Saturday, December 1, 2007

Barry Ballard


Now that the last poplars have been removed
and your fields are exposed to the Michigan
winds, I can understand how the green succumbs
to the biting winters. It wakes in you
like the outlying rows that have gone
wild, weaving their grassy fingers through the briar
until the seed is choked, where even the desire
to save them admits to their fleeting song.
It's been a long time since we walked those fields
together. But the moon seems at rest when
it passes the meadow without its usual
shape. I suppose there's a recognition it feels
in the listless slumber, in the dying end
of past harvests, in the shed holding your old tools.


The river intuitively knows to
calm itself, to stretch its tributary
arms to the shale covered shore. The Cypress trees
still lean into their dark reflections but exclude
themselves from the rippling dialogue and listen.
Even the harsh chiseled stare of granite
along the ridge is softened by the drift
of shadow, like spires loosened from their tension.
I've imagined that they've seen the purpose
etched like a map of passion charred by fire
across my face. We wait like old comrades
for the Absolute to begin its light-struck
ceremony, for the blue skin to glisten,
for the fingered leaves to grab color - that lasts.


When I fell from the Maple and knocked myself
out, you ran to the house screaming that I
was dead. I woke, alone, back from the sky
that released me and walked in a trance till help
arrived, till our neighbor picked me up. We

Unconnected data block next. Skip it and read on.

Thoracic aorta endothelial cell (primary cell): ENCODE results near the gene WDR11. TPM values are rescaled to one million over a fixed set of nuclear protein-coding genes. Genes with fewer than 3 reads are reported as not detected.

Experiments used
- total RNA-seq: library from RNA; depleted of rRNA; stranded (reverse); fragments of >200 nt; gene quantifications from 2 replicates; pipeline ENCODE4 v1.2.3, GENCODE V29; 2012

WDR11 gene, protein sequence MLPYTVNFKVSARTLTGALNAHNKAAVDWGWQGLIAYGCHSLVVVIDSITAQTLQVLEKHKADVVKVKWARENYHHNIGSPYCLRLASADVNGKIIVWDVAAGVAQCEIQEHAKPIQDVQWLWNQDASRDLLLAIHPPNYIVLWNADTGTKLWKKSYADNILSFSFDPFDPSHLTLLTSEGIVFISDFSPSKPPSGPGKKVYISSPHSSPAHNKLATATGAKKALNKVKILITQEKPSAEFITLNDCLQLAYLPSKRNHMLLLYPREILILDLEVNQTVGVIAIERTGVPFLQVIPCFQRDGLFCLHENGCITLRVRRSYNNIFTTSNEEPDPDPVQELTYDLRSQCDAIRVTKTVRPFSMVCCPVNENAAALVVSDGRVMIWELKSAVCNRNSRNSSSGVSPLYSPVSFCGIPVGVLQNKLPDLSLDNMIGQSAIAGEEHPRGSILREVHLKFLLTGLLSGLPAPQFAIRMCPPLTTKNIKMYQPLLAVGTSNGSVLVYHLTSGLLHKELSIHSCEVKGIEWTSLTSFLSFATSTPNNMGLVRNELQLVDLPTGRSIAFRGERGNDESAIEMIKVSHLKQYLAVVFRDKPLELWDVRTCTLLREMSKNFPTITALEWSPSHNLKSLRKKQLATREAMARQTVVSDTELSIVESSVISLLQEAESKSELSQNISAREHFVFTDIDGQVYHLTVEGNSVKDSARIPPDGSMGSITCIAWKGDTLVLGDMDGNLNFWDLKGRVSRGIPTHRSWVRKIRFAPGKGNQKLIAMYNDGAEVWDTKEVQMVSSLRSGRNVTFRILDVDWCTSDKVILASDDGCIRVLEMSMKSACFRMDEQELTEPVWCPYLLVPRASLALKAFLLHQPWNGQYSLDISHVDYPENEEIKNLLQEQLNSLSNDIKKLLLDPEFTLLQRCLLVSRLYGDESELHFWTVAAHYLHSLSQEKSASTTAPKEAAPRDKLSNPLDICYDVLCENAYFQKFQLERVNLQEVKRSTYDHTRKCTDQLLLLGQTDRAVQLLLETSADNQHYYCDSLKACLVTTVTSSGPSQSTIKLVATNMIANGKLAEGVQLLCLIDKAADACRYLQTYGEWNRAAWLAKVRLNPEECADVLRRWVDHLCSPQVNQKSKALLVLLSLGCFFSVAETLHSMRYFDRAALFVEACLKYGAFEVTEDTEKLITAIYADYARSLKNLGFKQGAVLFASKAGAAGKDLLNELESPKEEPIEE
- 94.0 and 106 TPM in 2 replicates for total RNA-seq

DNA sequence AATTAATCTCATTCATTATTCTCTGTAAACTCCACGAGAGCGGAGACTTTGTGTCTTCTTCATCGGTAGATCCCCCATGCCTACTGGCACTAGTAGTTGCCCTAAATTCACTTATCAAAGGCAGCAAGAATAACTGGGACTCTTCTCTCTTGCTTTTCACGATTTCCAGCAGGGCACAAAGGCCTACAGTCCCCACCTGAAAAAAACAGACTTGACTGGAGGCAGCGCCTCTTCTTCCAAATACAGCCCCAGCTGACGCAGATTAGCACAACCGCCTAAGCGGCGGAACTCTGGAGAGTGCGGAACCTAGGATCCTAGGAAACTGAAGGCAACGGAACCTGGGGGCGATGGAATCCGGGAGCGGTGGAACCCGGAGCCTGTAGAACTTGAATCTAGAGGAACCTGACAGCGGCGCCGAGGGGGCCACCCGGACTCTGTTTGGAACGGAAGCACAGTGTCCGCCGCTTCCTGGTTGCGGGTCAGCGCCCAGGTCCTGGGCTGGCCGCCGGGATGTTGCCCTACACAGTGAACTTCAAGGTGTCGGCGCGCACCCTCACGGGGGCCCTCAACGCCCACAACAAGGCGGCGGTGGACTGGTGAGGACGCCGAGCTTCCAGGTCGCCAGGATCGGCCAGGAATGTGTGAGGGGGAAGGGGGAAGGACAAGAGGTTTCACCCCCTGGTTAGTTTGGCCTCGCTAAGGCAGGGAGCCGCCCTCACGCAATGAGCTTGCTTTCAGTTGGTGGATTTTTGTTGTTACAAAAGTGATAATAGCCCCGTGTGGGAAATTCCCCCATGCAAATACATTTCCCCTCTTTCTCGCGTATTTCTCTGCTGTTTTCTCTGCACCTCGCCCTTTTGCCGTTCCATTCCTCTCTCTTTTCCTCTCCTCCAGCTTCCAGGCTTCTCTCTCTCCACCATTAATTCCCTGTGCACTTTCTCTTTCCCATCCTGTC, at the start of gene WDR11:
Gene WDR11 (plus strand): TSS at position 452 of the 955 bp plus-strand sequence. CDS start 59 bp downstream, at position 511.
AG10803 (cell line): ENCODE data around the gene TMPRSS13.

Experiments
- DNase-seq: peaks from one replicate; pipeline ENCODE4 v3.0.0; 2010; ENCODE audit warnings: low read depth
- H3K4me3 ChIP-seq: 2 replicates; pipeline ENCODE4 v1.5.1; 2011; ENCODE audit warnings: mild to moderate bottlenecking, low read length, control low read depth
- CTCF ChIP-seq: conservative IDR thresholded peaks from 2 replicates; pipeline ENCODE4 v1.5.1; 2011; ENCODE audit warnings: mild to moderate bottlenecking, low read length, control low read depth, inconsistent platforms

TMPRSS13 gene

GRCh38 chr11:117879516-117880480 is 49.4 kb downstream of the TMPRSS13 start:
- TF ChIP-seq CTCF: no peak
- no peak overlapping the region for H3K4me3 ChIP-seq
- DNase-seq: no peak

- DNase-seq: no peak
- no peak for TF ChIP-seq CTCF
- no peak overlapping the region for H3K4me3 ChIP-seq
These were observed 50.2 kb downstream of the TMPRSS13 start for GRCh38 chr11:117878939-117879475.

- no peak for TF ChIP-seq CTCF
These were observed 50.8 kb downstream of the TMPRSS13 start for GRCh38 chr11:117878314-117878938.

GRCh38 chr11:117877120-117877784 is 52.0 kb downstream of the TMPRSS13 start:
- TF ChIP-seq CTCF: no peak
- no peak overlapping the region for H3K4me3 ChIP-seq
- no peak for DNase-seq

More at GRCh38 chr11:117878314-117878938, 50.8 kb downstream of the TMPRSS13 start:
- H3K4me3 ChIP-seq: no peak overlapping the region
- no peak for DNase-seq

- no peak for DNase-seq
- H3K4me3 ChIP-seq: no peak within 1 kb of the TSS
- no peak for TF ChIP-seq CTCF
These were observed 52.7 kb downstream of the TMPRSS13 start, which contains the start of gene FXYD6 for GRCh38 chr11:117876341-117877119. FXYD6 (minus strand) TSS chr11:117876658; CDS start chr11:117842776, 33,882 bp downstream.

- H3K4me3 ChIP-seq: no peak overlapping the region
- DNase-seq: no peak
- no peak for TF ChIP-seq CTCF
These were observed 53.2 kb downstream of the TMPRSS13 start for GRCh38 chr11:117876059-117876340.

got ourselves back and still swung from the same
cable (because there was a reason to name
our fear and then defeat it, a name each
of us gave to "nothingness" and the simple
given things that go away). The tree still
stands as a kind of proof, a timeless symbol
with a two-by-four still nailed like a window
sill where we sat and viewed the world. And even a
fence around it, as if the bare roots were sacred.


The vacant pillow and the unused section
of blanket lie next to me like the Davis
Mountains at midnight, filled with the steep-graded pass
of dark roads under the weak projection
of light spilling in front of me. And tonight,
I am the nocturnal creature feeding
at the roadside, a Shaman's jaguar bleeding
to death as I watch myself move from the height
of nebulae and galaxies back into
the tamer whisper of evergreen. The eyes
have seen themselves (I know this). And the blanket
spills with the husk of the soul I've seen through
inside it, falling through the atmosphere to die,
eroded by the same blue oxygen that fans it.


My father's life has been a furrowed scroll
of existence. His hands, arthritic, knead
the mind's now-brittle parchment, marking the stroll
of his younger life each night from the knotweed
bordering his back porch. We don't always
speak. But he is still armed with the calloused proof
of what farmers learned throughout the arid days
of the depression. His fragmented view,
like that of peeling Birch, or slow-bleeding
Maple. Body of scars, the earth’s amber wide
intoxications still read across his face.
Hands cupped, trying to catch the last evenings
peeling away into the thatchwork, a trace
of wildlife crossing the last path he tries.

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